Former Ambassador To NATO: Trump’s Comment ‘Reckless’ And ‘Disturbing’

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A former ambassador to NATO said Thursday that Donald Trump’s hesitance about supporting NATO allies against Russian aggression was “disturbing” and that his comments will cause anxiety in Europe about the United States’ commitment to its allies.

“It was a shocking statement. It was reckless and deeply unwise,” R. Nicholas Burns, who served as ambassador to NATO under President George W. Bush, told TPM. Burns is a career foreign service officer who served in the state department under Presidents Bill Clinton and Bush. He is now a professor at Harvard and serves as an adviser to Hillary Clinton.

Burns noted that since NATO was formed in 1949, every American president, both Republican and Democratic, has remained committed to the alliance.

“And for Trump to break with that policy in such a cavalier way is shocking and disturbing because keeping Europe democratic, keeping it safe, and preventing Putin from destabilizing Europe is among the most vital American interests in the world today,” he said.

In a Wednesday interview with the New York Times, Trump was alarmingly hesitant about how committed he would be to NATO allies if elected president. When asked whether he would assist Baltic states against Russian aggression, Trump said he would only do so after assessing whether those countries “have fulfilled their obligations to us.”

“He gave an answer that was not at all clear,” Burns said of Trump’s remark to the Times. “And he looked weak, and it hurts the United States that the Republican nominee is not willing to support a traditional Republican position and a bedrock American position on NATO.”

Republicans like Senate Majority Leader Mitch McConnell (R-KY) and Sen. Lindsey Graham (R-SC) have rushed to rebuke Trump’s stance and assure NATO allies that the U.S. has their backs.

NATO allies in Europe, particularly the Baltic states, are likely concerned about Trump’s remarks, Burns said.

“They are on the front lines against a very aggressive and cynical Russian leader,” he told TPM. “They believe, rightly, that the way to keep the peace is for the United States to stay strong and to commit ourselves publicly beyond a shadow of a doubt to the security of our NATO allies.”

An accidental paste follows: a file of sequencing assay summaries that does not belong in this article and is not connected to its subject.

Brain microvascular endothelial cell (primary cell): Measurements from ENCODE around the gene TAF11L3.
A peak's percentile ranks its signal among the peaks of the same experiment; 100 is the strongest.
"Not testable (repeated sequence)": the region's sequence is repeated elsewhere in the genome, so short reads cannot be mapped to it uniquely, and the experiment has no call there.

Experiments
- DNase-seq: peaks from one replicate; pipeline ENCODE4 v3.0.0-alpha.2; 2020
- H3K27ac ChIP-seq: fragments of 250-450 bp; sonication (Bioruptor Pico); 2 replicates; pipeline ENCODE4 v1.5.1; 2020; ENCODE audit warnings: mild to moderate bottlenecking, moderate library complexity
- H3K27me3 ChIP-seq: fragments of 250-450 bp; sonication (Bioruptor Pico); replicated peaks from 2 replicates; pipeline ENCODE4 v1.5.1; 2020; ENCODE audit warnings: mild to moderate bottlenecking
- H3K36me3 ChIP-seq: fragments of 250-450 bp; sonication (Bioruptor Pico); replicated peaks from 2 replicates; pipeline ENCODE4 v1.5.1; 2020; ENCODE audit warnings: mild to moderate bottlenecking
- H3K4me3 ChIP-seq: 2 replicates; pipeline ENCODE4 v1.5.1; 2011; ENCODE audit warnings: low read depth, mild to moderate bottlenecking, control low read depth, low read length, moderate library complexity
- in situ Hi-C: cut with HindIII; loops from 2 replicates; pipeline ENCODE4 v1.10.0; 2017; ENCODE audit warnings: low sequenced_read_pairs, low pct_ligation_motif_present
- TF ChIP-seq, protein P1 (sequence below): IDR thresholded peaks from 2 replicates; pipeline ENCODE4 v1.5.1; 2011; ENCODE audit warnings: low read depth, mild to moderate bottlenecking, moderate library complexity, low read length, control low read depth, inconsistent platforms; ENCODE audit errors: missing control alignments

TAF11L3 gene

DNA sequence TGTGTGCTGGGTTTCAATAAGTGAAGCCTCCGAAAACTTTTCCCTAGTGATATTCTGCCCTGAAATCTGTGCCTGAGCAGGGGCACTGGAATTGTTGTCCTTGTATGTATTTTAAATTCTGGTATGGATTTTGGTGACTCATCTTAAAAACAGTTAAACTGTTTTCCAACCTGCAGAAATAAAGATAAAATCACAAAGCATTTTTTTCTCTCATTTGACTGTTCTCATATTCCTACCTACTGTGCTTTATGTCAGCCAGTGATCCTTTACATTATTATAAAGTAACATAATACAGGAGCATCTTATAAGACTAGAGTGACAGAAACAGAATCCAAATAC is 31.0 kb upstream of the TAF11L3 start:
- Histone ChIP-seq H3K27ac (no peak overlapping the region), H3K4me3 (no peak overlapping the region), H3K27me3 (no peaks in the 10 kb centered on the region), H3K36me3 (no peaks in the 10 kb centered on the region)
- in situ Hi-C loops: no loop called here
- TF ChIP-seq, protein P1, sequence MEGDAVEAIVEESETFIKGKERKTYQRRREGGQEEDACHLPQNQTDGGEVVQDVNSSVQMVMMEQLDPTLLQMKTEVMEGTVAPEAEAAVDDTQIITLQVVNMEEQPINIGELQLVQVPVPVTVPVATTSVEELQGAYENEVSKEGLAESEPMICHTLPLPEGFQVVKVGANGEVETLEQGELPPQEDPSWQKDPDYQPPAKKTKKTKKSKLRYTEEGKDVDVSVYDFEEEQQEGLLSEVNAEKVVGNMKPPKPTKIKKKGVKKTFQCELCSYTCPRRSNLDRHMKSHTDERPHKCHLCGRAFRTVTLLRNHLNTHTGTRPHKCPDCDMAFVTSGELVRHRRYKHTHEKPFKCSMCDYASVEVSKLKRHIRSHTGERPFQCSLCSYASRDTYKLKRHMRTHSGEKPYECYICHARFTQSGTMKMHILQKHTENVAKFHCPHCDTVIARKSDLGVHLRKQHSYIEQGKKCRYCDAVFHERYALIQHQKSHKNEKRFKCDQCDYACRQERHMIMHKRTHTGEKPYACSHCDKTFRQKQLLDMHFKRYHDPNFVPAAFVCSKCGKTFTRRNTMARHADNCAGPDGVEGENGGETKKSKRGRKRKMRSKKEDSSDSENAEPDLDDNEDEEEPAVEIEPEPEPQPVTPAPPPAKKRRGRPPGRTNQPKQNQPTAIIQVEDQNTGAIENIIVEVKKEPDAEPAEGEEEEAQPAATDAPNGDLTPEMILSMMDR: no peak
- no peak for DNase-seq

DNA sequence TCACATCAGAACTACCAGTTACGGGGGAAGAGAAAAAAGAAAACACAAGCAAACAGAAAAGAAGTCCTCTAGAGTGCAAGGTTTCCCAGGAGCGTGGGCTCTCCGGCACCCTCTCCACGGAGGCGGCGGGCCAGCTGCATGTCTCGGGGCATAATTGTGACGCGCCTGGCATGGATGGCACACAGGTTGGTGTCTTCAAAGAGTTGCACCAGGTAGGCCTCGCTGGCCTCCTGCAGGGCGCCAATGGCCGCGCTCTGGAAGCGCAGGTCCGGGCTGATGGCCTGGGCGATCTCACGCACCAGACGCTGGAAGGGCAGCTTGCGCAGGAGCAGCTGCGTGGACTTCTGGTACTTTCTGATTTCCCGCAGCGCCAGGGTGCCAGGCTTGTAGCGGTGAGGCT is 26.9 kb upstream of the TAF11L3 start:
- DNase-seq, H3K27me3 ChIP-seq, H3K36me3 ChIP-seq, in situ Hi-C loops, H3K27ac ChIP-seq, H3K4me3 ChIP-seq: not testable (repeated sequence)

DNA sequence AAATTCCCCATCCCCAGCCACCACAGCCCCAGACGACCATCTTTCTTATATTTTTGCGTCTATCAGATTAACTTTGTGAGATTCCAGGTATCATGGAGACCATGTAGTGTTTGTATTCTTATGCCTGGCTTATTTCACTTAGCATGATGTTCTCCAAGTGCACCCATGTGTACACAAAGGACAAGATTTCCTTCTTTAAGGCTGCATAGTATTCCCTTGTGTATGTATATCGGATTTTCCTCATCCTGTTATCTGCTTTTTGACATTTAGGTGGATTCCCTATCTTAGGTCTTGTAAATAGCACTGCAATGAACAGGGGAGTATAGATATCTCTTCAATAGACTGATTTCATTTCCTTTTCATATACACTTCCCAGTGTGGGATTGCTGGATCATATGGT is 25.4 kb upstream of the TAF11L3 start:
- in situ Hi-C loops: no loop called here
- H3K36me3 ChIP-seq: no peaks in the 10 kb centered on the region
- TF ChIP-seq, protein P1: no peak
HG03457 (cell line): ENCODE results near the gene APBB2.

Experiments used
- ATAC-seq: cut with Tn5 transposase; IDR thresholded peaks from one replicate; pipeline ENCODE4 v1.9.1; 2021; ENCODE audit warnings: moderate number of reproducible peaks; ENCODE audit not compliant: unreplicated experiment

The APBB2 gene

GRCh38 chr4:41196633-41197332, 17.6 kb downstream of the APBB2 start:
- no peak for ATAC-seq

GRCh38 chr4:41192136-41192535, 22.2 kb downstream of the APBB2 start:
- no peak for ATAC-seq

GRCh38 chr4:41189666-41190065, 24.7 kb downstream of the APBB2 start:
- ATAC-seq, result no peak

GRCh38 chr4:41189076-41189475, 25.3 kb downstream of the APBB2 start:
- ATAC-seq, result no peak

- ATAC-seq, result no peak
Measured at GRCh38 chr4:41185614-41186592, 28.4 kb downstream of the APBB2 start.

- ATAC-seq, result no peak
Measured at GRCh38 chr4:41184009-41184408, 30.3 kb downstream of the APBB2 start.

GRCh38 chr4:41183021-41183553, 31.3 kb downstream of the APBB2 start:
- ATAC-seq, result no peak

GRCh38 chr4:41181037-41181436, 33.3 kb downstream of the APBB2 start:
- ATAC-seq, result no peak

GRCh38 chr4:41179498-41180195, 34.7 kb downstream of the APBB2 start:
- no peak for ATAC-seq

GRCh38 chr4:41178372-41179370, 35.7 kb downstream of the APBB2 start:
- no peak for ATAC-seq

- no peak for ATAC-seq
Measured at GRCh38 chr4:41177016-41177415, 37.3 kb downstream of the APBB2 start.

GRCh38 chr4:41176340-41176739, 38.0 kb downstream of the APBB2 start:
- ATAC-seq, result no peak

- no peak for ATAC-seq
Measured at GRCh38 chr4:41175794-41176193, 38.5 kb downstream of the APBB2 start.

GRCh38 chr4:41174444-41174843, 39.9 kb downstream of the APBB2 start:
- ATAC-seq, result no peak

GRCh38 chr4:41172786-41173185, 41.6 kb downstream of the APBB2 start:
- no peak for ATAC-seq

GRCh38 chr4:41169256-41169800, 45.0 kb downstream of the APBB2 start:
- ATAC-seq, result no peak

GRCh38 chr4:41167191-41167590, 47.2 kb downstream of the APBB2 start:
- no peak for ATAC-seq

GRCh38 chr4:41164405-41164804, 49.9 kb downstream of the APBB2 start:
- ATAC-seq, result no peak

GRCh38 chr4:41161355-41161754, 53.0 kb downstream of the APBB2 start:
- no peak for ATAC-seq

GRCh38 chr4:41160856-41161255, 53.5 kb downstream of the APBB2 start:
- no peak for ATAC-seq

“When one of the two people in our country who has the chance of being the next president says — questions the very bedrock principles of our foreign policy, it creates huge anxiety in the world, and doubt,” he later added.

Burns argued that the U.S. must remain committed to its alliances, noting that NATO came to America’s defense following the Sept. 11, 2001 terrorist attack.

“Trump seems to believe that all foreign policy is like a commercial real estate transaction,” he said.

“He just doesn’t understand the basics of how a global alliance like NATO works,” Burns added. “We have to be true to other countries and they’ll be true to us back.”

He said that Trump’s comment “cast doubt” on the U.S. commitment to NATO.

“It just illuminates again, it demonstrates again, he is completely unprepared to be president and unfit for the office. He shows such poor judgement about the fundamental building blocks of America’s position in the world,” Burns told TPM.

“The world’s too compacted and too dangerous for the United States to act in an isolated way,” he later added. “And I fear, in looking at Donald Trump’s foreign policy and what he has consistently said, is that he wants to take us back to isolationism.”

In particular, Burns said that Trump’s remarks were a “gift to Putin.”

In order to maintain peace in the region, Putin “has to believe in his mind that we’re strong and clear and that we will defend ourselves, and Trump just cast all that into doubt with his statements,” Burns told TPM.

Burns noted that Trump has been praising Putin throughout the campaign.

“Trump, for many months now, has been very critical of Germany, and Britain, and France — the NATO allies, and yet he treats Putin with kid gloves. And he’s very complimentary of Putin,” he told TPM. “It’s a very strange and bizarre way of thinking about international politics.”

When asked if Trump’s comments have caused a crisis, Burns said, “in a way, yes.” He said that that American leaders need to make clear to Putin that the U.S. is strong and prepared to defend its allies, and that Trump cast doubt on that.

“Is that a crisis? I think it’s a crisis,” Burns told TPM.

He said that Trump’s comments on NATO are “maybe the most reckless thing he’s said in the entire campaign, and he has said a lot of reckless things.” And he said that Trump’s remarks highlight how unprepared he is to be president.

“He is the least prepared presidential candidate certainly in modern American history going back all the way to the 1920s, perhaps even before that,” Burns told TPM. “So, for him to suggest arrogantly that he knows better than Ronald Reagan, John F. Kennedy, Harry Truman, boy that’s an arrogant attitude. That’s hubris.”

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